I have, over the past year, solved various aspects of my particular version of sleep paralysis, through mental training and also modifying my posture when I sleep. However, it still occurs occasionally when I fall asleep carelessly, most often when I wake up in the early morning, get up for a bit, and then go back to bed.
I’ve attempted to describe the sensation in a couple novels and stories, but I’d like to attempt to describe it here in a less artful and more prosaic form right now, because I would like someone to hear about it and to find out if anyone else out there experiences anything like this. As an example, I will use what literally just happened to me about half an hour ago.
I woke up at 5:15am, no bleary eyes or anything, just awake. This is a bit earlier than usual, but there was nothing I could do about it, so I got up and hung out in my living room for a while. I was reading some HP Lovecraft, which may seem relevant, but isn’t, really. I was feeling hungry and my stomach was rumbling, but I didn’t eat breakfast.
Around 6:30, as my wife got up to get ready for work, I went back to bed. I heard her eat breakfast, and leave the house. I fell asleep.
Next thing I knew, I was sitting back in the armchair in the living room. The floorboards were creaking, like someone was walking around. I knew my wife had already left. I told myself that it is someone upstairs. The noises grew more frequent. I became a little frightened.
Then, I realized I was not in my armchair, but in my bed. I opened my eyes. Alright, I was dreaming. I grabbed my phone from the bedside table and go to check the time. As I hold the phone before my face, both the phone and my arm vanish. I hadn’t moved my arm to grab the phone at all; that had also been a dream. Alright. I grab my phone from the bedside table and go to check the time. It vanishes again. I try to move my arm. It won’t move. I try to move my legs. They won’t move. I lie back.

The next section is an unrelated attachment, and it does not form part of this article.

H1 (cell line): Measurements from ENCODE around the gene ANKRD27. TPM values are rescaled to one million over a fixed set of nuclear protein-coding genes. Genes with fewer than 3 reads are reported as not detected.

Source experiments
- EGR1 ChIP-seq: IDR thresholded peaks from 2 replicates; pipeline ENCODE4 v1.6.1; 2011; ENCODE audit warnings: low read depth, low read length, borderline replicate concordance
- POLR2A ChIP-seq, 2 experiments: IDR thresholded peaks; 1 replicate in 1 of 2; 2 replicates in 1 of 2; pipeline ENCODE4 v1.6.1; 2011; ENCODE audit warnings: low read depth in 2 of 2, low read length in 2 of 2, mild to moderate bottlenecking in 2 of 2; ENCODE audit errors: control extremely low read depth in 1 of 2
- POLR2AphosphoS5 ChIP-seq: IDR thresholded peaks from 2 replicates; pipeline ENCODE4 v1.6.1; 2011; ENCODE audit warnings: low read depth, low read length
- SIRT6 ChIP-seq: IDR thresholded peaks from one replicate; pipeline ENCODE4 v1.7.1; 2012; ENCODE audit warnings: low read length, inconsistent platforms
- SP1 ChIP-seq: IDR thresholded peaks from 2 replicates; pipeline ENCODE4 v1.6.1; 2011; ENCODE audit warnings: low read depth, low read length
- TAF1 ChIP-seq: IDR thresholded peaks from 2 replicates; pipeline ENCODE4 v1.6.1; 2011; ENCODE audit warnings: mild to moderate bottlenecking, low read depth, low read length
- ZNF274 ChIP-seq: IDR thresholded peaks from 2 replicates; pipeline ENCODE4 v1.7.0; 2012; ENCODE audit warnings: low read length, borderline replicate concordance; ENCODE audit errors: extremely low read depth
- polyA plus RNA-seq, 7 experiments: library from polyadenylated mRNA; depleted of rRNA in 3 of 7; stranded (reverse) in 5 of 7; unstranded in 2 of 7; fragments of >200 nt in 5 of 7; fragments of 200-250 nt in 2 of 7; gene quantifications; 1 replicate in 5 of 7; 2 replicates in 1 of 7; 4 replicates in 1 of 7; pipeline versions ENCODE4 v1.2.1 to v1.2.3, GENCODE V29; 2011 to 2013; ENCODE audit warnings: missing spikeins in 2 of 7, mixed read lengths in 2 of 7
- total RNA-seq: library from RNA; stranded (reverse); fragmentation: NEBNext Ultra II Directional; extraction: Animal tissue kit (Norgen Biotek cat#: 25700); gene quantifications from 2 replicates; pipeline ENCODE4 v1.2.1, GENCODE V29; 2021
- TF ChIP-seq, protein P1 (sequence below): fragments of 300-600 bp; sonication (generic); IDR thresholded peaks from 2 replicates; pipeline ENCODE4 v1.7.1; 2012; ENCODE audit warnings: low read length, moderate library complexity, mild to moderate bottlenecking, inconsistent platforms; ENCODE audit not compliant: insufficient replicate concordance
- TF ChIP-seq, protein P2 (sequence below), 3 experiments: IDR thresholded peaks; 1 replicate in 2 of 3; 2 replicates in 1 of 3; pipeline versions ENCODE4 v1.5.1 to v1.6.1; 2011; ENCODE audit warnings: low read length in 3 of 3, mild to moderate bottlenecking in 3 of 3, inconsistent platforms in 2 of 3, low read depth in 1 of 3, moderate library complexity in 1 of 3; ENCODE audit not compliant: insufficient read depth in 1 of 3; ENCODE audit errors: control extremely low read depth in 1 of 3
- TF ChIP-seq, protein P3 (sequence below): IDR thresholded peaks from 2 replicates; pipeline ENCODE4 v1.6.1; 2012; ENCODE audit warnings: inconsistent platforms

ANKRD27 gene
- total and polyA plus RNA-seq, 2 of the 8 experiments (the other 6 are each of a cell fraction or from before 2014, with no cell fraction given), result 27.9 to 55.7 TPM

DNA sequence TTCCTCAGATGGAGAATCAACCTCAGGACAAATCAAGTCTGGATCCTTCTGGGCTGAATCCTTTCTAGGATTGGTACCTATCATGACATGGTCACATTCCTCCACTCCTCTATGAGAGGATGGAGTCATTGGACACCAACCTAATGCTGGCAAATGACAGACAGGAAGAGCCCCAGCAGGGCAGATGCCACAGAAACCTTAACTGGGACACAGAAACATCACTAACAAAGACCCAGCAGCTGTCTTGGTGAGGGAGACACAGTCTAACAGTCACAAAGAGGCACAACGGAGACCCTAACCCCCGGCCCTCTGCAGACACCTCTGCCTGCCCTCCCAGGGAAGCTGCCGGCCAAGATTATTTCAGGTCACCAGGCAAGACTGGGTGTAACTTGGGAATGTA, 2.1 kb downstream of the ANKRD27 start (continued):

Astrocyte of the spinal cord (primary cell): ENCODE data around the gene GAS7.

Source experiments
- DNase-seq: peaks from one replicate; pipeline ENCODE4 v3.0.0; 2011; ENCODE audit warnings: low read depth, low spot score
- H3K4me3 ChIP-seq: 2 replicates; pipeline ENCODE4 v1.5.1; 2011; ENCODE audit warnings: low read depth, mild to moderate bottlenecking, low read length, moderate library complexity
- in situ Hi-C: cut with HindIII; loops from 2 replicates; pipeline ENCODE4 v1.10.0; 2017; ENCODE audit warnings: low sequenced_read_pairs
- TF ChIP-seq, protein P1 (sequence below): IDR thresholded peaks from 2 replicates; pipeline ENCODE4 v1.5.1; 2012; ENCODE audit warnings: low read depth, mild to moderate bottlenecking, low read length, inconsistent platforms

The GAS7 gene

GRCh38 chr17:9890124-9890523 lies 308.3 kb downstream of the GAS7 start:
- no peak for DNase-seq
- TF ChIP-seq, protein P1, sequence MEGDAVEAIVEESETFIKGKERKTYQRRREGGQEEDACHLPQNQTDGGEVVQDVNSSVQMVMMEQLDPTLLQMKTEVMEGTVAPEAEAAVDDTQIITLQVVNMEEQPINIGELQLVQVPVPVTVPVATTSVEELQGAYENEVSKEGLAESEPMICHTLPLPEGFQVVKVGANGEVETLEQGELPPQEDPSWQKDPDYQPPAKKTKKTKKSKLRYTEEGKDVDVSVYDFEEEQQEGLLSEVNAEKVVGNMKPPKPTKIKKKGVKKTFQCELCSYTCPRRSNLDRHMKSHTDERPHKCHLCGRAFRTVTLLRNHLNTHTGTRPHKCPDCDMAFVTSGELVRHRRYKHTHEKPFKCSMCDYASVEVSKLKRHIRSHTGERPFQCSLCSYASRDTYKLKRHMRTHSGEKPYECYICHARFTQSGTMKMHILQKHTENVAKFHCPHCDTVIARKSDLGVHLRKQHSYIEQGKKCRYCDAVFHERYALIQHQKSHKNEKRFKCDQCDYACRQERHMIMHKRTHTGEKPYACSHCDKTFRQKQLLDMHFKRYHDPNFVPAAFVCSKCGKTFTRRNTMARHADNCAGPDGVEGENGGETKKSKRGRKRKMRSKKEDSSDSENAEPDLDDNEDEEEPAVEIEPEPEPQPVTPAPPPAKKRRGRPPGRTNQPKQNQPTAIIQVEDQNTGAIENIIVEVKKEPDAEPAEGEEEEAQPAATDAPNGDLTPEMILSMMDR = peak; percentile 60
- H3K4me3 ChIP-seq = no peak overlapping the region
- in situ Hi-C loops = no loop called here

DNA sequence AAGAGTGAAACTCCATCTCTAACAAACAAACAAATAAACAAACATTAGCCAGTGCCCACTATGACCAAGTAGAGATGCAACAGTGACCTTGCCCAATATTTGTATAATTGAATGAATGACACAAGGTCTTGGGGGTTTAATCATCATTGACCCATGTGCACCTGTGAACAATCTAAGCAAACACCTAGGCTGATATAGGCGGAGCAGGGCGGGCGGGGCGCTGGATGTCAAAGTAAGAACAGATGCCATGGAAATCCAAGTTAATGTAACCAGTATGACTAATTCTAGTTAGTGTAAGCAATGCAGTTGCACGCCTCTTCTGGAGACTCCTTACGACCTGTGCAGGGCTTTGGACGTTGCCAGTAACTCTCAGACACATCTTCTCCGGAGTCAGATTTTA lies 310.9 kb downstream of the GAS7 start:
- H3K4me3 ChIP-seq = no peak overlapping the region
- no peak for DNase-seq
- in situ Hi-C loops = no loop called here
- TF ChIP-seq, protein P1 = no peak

At moments like these, I’ve realized the most effective tool is resignation. Forcing myself awake only makes it worse. So, I lay back and let it happen.
A few minutes later, I was talking to my wife as she put on her socks. Then, I remembered that she had left for work already. She disappeared. Then, I was talking to my wife as she checked her phone. Once again, I remembered she had already left. I still felt like there was someone in the house, though. I grew frightened. I couldn’t move a muscle. I explained patiently to myself that I was dreaming.
My eyes opened again, this time facing the window. The curtains were closed, which they never are in the morning, and there was a pale blue light outside. The window pane kept opening and closing by itself. Once again, I knew it was a dream. I tried to move again, just to check if I couldn’t. Still no. I watched the window open and close for a while, and then fell into another dream.
This one was more likely inspired by my Lovecraft reading. I was entering a dusty old church for a sermon by an old man that people had been warning me about. They never told me any specifics, just that there was some irregularities to his sermons, and that most people had gradually stopped attending over the years.